Benton County officials eye turnback money

Posted: November 23, 2017 at 1:05 a.m.

BENTONVILLE -- Benton County officials have all but completed the 2018 budget, but spending decisions still have to be made, including how best to use a projected $1.5 million to $2 million in turnback money.

Justices of the peace have put off decisions on how to pay for a $25 million courts building and officials are studying proposals for a $3.7 million emergency radio system.

County budget

Benton County’s Justices of the peace will meet at 6 p.m. Monday in the Quorum Courtroom in the County Administration Building to review the county’s 2018 budget. The Budget Committee will send the budget on to the Finance Committee. The county is required to approve a budget on or before Dec. 31.

Source: Staff report

The Quorum Court recently approved spending about $2.4 million on voting equipment, with repayment set to begin in 2019. Borrowing the money needed or issuing bonds to cover the cost of the radio system and courts building has been discussed, as has a temporary sales tax, but no decision made.

The justices of the peace have said they will spend some of the reserve, which Comptroller Brenda Guenther projected at $20 million, with $19 million in the general fund and $1 million in the road fund, which must be spent on roads and related costs.

Guenther said state law requires Benton County set aside 10 percent of its budget -- about $7 million a year-- for emergencies, leaving $12 million to $13 million available for projects such as the courts building and other "big-ticket" items.

Tom Allen, justice of the peace for District 4 and chairman of the Finance Committee, said the turnback money has been used in the past to build up the reserve, but with a project as large as a $25 million courts building, the reserve is likely to shrink instead of grow.

"Typically we've been setting that money aside in either the general fund reserve or the capital projects reserve, which we use for bigger capital projects like bridges or major building maintenance, typically one-time expenses," Allen said.

Allen said he has considered how best to use the leftover money the county receives when each year's budget is closed out in the spring. Guenther said the county usually spends about 95 percent of what is budgeted, leaving $1.5 million to $2 million in turnback.

Allen said the justices of the peace need to consider if the budget can be trimmed, if the turnback is consistently found in the same budget line items, or if it should be considered as a source of money to offset some of the expected costs of a bond issue or financing purchases.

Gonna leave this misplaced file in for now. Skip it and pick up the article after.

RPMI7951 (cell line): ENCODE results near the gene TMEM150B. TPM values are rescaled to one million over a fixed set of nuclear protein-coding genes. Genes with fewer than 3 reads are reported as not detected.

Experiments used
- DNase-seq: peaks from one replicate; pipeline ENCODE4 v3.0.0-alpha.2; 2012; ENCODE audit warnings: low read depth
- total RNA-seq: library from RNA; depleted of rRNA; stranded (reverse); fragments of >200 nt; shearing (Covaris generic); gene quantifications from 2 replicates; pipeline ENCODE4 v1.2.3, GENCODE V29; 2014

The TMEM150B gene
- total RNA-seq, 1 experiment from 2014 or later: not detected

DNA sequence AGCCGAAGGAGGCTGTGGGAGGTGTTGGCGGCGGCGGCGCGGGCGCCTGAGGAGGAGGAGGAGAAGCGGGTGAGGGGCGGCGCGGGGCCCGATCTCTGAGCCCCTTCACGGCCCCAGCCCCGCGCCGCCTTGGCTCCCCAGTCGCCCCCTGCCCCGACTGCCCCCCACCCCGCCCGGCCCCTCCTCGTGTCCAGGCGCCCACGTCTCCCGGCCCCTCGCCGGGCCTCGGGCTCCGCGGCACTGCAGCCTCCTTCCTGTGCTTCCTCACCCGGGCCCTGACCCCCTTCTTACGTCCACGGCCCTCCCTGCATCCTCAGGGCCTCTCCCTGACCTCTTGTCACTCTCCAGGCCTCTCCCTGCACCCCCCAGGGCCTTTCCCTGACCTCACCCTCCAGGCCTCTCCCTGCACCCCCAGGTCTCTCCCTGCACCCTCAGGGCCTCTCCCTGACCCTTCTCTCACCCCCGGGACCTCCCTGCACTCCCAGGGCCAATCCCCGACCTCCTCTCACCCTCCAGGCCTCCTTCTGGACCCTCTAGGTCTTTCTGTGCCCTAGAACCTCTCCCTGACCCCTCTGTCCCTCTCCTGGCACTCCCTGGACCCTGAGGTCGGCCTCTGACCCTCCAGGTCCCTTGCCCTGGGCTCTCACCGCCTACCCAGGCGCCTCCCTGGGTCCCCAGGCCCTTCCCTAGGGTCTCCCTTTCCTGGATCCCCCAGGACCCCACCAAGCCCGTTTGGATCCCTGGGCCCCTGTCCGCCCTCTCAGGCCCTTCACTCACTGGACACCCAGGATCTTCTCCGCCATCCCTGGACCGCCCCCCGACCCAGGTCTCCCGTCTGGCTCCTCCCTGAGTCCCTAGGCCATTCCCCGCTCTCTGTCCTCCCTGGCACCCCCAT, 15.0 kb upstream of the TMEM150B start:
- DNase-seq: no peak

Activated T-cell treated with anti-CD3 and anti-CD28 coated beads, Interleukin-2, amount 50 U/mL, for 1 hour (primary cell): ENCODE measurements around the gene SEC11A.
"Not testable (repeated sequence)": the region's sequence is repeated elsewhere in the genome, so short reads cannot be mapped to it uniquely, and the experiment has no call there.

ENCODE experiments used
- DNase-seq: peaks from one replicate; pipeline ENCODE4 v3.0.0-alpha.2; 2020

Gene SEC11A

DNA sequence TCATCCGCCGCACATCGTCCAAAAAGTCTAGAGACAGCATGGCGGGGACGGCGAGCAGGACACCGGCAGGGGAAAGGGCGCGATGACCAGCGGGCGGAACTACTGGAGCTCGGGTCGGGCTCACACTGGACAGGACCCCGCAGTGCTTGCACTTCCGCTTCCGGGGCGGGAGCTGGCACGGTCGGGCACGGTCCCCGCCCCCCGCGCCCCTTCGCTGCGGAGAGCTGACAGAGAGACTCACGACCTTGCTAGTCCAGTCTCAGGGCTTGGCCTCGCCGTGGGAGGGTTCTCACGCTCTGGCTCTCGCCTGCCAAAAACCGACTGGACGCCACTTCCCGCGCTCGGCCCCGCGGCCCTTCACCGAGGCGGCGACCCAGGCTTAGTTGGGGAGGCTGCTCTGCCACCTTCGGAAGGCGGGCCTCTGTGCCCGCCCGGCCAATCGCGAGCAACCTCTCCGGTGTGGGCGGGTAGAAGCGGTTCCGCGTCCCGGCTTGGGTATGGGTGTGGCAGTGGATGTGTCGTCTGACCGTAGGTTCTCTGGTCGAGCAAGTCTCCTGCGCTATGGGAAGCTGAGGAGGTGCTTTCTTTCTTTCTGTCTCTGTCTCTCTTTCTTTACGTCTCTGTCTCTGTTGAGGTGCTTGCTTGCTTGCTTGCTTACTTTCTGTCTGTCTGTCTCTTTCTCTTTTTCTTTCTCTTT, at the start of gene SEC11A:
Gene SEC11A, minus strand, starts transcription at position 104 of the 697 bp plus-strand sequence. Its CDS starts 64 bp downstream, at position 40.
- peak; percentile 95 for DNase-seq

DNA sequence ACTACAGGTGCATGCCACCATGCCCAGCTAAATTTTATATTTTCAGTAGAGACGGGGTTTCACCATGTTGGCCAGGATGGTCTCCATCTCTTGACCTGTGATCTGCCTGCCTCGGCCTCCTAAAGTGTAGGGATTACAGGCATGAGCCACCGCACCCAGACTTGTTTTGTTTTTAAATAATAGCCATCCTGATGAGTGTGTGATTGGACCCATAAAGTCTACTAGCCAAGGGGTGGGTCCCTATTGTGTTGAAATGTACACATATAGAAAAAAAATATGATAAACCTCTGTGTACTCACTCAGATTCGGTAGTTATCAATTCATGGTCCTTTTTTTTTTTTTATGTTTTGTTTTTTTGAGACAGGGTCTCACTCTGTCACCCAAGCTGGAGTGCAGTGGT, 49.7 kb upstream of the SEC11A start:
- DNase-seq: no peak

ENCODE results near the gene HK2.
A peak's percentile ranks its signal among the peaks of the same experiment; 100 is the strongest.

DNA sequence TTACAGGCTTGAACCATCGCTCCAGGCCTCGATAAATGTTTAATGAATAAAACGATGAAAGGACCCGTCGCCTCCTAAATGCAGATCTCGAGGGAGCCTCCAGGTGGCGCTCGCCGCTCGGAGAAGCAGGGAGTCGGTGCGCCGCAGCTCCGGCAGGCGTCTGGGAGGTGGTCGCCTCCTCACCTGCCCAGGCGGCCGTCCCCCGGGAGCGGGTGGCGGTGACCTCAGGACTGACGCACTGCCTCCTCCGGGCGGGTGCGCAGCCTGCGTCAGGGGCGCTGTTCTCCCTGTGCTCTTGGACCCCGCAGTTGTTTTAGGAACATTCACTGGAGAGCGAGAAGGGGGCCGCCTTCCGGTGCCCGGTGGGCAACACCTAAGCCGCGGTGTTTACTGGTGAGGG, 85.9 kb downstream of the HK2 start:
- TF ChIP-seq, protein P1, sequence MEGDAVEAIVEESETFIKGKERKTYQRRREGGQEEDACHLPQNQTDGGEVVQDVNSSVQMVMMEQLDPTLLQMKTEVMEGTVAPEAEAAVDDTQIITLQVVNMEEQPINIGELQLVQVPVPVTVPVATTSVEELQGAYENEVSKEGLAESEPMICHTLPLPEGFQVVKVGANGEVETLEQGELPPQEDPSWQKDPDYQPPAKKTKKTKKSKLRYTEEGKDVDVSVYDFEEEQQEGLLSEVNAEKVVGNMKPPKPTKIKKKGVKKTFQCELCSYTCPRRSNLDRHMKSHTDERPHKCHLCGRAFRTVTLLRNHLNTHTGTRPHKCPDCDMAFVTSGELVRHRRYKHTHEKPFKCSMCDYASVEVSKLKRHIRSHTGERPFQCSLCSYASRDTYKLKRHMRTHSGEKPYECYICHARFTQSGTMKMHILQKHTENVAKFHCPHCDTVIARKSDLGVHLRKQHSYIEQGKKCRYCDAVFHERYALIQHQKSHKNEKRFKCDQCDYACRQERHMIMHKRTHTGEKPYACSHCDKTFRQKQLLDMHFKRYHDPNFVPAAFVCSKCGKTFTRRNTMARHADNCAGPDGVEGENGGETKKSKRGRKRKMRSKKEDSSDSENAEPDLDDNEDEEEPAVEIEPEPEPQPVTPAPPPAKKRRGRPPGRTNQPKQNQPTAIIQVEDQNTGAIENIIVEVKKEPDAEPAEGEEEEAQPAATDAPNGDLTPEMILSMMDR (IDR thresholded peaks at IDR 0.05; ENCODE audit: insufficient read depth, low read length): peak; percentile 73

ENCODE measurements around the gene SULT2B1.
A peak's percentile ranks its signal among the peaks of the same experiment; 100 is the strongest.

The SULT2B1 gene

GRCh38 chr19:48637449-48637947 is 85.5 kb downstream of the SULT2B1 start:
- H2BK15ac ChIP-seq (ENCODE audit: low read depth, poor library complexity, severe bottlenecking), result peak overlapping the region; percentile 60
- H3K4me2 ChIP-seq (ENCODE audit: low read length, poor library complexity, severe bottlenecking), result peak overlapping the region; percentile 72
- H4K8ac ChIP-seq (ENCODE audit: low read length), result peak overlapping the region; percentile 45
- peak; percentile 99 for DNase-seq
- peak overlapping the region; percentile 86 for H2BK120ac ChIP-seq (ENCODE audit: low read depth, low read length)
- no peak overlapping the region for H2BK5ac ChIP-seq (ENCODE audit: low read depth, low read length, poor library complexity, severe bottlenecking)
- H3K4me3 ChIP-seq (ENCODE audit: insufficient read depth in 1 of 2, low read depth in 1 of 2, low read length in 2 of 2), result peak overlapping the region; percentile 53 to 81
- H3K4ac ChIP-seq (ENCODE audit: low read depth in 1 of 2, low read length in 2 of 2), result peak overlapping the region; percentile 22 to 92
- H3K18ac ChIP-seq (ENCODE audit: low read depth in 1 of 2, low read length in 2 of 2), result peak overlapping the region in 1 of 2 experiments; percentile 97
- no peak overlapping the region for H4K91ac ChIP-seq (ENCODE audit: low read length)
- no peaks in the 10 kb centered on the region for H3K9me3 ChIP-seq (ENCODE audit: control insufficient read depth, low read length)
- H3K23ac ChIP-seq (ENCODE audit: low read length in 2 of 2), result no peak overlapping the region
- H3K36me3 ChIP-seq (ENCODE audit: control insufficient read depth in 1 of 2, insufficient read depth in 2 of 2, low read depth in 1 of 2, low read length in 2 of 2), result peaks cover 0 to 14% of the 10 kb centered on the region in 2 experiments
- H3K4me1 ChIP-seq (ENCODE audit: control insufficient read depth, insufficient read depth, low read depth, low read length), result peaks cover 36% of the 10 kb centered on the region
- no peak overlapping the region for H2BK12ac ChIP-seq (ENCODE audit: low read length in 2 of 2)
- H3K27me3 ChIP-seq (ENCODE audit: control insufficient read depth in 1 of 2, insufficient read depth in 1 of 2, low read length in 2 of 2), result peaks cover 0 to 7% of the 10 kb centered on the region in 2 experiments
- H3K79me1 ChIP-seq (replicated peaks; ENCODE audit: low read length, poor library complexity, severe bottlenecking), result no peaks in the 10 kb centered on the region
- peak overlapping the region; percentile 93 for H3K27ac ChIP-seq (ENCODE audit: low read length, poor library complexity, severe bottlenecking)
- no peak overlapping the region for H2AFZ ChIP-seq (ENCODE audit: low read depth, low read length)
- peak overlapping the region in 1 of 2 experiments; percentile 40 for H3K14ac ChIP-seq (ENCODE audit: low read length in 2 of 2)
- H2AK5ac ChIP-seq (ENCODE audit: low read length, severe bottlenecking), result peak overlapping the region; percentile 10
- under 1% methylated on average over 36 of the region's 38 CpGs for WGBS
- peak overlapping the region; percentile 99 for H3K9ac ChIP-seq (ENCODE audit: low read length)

"I'm betting that money is pretty consistent," Allen said. "To me, that's where we need to look at cutting the budget. I plan to ask Brenda to identify the sources. We always have it."

Kurt Moore, justice of the peace for District 13, said the turnback money isn't something he wants to include in the normal budget process because it can fluctuate. Guenther said the turnback was offset in 2013 and 2015 by storm damage costs the county had to pay up front and wait for reimbursement from the Federal Emergency Management Agency. Moore said the money can still be used for the courts building, to cover architectural and engineering fees next year, for example.

"You couldn't use the turnback itself to cover bond payments since that has to be a dedicated revenue source," Moore said. "But it would offset some of these cuts we might otherwise have to make if we paid for the bond issue out of money from fines and fees. It would also mean we would not be building up our reserves. The turnback might not make up for the revenue lost in bonding the cost of the courts building but, at present, it would be pretty close to offsetting the radio and voting machines. That's certainly an option."

Pat Adams, justice of the peace for District 6, said he would rather see the turnback used by the departments it was originally budgeted for if the department needs the money. Adams said the county doesn't need to grow its reserve fund.

"I'm a firm believer that that money has been saved for long enough," Adams said. "It needs to be used on one of those big-ticket items, the courts building, election equipment or the radio system. It's not our money. It's the taxpayers' money and it needs to be spent providing the services the people of the county need."

Joel Jones, justice of the peace for District 7, said the Quorum Court needs to have a meeting or a series of meetings early in 2018 to consider the county's needs and settle the spending questions. Jones argued for making those decisions beginning with the 2018 budget but was unsuccessful.

"There doesn't seen to be a heavy desire to significantly cut this budget to save money for those things," Jones said. "We're going to have to have some single-topic meetings starting in January to discuss how do we finance the courts building. We really need to start getting our heads around what the numbers are and where can we save some money."

NW News on 11/23/2017